When a woman dragged 18 bags of clothes into Philly AIDS Thrift for donation last week, assistant manager Adam Proctor had to ask: Where’d all this come from?
She replied: Have you heard about that Netflix show?
Of course he had. She was the third person to bring it up that day.
The woman was referring to Tidying Up with Marie Kondo, a new show available on the streaming service in which the acclaimed author, whose 2014 book about organizing inspired readers to purge, goes into people’s homes and helps them ditch their unnecessary junk in favor of a more minimalist lifestyle. Since the Netflix show’s release on Jan. 1, the host’s name has become a verb as people are “Marie Kondo-ing” their homes, posting about it on the internet, and letting go of half their possessions.
All this has been a boon for thrift stores and consignment shops across the country this month as people are dropping off bags of their clothing and gabbing about how they’ve been converted into Kondo disciples.
“Every third customer is bringing attention to that Netflix show,” said Proctor, who may have been slightly exaggerating.
Nonetheless, Philly AIDS Thrift cofounder Christina Kallas-Saritsoglou confirmed it: The organization had an unusually busy month. She said the nonprofit at 710 S. Fifth St. — which benefits organizations fighting HIV/AIDS — typically has a busy December as people donate at the end of the year for the tax break. But that business has lingered through January.
Same goes for several other local thrift stores and consignment shops. Jess Shoffner, who manages Circle Thrift at 2233 Frankford Ave. in Fishtown, said she’s sure the Netflix series has made a big difference as the shop is seeing “way more” donations than it typically does at this time of year.
She said the impact of the show is hard to quantify, but said Circle Thrift typically takes what it can’t sell in the store and sells it to a salvage company. Over the last several weeks, those hauls have been larger. And donors keep bringing up the Kondo effect.
“People keep saying, ‘Oh, yeah, I’m doing the spark joy thing,'” she said, “and I’m like ‘Awesome, keep bringing your stuff to us.’ We love it.”
Kondo’s book, The Life-Changing Magic of Tidying Up, employs a Japanese decluttering method that asks people to get rid of anything that doesn’t “spark joy,” leading organized people and hoarders alike to purge their unwanted items en masse. The book’s cult following has only grown since the Netflix show turned Kondo from well-liked author into internet sensation.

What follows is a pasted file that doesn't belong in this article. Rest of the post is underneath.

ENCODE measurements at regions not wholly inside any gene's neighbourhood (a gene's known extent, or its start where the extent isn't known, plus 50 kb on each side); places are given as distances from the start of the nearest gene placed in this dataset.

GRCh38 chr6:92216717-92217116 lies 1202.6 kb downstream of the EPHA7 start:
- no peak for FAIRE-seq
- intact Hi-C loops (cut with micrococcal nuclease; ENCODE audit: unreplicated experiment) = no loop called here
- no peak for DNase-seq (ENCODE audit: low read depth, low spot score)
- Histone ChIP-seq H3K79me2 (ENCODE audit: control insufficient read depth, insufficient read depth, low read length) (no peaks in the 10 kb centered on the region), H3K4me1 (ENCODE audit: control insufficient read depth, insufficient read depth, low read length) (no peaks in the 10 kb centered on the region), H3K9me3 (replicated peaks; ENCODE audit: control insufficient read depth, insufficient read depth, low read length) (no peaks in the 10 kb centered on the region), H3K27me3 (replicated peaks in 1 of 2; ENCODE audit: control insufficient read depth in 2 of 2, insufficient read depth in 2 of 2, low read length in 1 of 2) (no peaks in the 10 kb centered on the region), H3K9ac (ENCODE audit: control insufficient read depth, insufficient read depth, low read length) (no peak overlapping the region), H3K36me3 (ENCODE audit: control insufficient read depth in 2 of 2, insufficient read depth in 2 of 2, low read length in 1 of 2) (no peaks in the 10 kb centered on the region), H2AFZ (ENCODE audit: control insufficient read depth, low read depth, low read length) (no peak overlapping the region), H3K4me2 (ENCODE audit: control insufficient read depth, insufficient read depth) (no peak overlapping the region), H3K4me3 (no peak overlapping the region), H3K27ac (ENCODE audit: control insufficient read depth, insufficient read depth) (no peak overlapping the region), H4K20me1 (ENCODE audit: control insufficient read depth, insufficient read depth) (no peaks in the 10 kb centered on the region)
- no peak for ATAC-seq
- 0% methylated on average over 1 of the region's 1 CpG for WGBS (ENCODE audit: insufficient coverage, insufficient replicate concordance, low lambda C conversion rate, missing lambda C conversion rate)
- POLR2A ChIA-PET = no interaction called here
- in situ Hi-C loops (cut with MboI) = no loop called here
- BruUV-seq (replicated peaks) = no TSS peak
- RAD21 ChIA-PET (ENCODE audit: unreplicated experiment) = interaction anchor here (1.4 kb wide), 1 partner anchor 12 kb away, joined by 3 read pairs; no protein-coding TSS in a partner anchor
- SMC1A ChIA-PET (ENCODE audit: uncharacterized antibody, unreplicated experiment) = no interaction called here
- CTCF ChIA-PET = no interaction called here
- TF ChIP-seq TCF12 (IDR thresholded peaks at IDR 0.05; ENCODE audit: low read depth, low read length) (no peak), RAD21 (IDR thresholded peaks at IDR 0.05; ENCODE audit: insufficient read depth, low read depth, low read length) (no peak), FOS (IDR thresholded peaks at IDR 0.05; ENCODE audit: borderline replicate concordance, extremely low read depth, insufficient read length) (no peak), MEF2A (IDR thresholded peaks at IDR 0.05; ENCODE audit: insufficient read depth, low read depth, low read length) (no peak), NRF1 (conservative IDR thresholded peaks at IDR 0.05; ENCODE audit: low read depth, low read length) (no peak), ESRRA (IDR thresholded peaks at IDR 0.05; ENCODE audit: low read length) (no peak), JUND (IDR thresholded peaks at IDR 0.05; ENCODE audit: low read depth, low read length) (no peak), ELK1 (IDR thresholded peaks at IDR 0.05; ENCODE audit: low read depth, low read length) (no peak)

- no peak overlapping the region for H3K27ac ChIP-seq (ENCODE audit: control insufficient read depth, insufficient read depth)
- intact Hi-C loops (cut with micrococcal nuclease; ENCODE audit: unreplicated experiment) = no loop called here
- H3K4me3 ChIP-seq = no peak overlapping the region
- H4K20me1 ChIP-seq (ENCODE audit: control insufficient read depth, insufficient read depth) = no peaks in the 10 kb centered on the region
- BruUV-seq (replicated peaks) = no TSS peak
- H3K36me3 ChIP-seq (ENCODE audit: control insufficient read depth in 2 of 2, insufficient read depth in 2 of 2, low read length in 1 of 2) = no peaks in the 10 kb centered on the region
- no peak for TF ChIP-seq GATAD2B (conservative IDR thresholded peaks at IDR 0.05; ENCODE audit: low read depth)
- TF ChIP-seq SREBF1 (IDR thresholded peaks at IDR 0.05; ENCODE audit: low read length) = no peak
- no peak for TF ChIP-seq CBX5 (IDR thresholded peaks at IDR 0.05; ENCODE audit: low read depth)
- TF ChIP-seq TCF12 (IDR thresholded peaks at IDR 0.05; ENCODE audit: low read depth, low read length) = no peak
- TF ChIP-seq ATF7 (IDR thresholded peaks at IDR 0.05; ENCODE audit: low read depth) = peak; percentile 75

Mike Shaffer, a store manager at Buffalo Exchange, a chain consignment shop with a location at 1520 Chestnut St. in Center City, said that this month people are coming in and “regularly” telling the store’s buyers that they got tips from the Netflix show, hence all the clothes.
Likewise for Greene Street, a chain consignment shop based on the Main Line that has 10 locations throughout Southeastern Pennsylvania and New Jersey. The stores specialize in mid- to high-end labels, selling everything from Gap to Gucci.
Kelly Potter, the chain’s chief projects officer, said Greene Street experienced something of a “double whammy” this month after telling its list of return sellers that Sunday would be their final day accepting winter clothes before the spring clothing season begins. So sellers rushed in over the last couple weeks to sell off their winter gear and, Potter said, “I’m sure plenty of people watched that show and it made them come in, as well.”
She said that typically around this time of year, just after the holidays, things get a bit slower and management tells the merchandising department, which handles incoming garments, to take a couple days off. This year?